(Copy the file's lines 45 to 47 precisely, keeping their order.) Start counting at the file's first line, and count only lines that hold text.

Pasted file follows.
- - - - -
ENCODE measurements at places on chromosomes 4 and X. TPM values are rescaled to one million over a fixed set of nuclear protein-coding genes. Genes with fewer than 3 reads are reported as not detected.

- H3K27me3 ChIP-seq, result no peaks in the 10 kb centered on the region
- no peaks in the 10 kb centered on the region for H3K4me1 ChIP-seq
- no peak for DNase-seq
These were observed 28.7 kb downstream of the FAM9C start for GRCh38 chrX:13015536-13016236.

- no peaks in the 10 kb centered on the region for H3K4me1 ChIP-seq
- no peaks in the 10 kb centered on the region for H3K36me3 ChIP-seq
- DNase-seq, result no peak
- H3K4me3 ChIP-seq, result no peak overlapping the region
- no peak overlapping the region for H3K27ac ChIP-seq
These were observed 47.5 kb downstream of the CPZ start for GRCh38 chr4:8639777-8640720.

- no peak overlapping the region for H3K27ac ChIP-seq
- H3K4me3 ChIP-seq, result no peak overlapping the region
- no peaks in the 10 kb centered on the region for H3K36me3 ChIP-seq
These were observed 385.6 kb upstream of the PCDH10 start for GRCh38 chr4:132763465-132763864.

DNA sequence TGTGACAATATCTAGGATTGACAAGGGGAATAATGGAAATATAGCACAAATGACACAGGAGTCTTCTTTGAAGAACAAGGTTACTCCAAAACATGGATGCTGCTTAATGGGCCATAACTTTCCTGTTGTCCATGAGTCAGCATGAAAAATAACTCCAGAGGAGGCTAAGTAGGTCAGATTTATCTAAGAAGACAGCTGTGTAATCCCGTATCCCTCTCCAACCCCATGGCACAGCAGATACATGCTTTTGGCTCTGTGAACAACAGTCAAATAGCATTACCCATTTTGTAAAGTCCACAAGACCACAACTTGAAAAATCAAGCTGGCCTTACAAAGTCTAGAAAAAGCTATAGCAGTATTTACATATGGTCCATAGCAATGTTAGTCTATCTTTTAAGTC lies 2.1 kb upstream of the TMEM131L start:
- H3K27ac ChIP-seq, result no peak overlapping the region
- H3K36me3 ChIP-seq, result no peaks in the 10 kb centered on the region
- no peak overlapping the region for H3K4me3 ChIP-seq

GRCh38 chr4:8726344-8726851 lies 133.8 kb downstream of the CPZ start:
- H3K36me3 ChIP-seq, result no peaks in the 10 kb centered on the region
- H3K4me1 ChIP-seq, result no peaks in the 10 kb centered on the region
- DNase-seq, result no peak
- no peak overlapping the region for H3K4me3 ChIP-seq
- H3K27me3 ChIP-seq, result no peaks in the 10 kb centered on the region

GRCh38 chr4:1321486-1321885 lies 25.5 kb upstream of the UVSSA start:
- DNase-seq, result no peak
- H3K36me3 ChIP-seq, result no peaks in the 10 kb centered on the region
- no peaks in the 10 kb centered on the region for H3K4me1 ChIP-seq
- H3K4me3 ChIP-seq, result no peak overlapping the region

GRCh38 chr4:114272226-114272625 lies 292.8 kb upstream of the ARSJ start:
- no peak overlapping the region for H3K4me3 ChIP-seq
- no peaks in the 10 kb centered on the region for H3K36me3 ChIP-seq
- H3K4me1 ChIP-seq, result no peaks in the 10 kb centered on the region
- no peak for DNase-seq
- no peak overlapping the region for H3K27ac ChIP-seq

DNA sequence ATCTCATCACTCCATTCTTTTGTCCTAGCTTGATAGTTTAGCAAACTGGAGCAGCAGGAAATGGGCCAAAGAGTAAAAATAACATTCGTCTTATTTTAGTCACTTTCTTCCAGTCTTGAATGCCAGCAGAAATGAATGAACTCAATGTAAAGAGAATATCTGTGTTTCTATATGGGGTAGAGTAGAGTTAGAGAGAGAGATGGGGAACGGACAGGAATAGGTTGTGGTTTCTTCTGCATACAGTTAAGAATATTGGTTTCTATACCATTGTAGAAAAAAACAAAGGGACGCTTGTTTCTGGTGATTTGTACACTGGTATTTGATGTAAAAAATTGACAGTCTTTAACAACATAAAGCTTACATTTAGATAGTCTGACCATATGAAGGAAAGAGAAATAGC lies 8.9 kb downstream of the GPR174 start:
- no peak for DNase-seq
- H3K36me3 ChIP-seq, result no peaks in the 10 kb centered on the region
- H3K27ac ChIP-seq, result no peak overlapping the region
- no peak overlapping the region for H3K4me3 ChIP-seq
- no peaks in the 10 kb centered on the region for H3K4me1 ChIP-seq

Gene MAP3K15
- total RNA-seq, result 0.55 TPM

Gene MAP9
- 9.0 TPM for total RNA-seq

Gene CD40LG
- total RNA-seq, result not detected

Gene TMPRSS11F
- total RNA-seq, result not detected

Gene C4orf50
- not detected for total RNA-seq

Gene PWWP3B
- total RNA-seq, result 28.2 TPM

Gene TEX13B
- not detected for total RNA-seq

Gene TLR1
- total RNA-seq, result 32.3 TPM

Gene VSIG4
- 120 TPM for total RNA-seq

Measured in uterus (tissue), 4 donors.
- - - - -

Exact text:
Gene MAP9
- 9.0 TPM for total RNA-seq

Gene CD40LG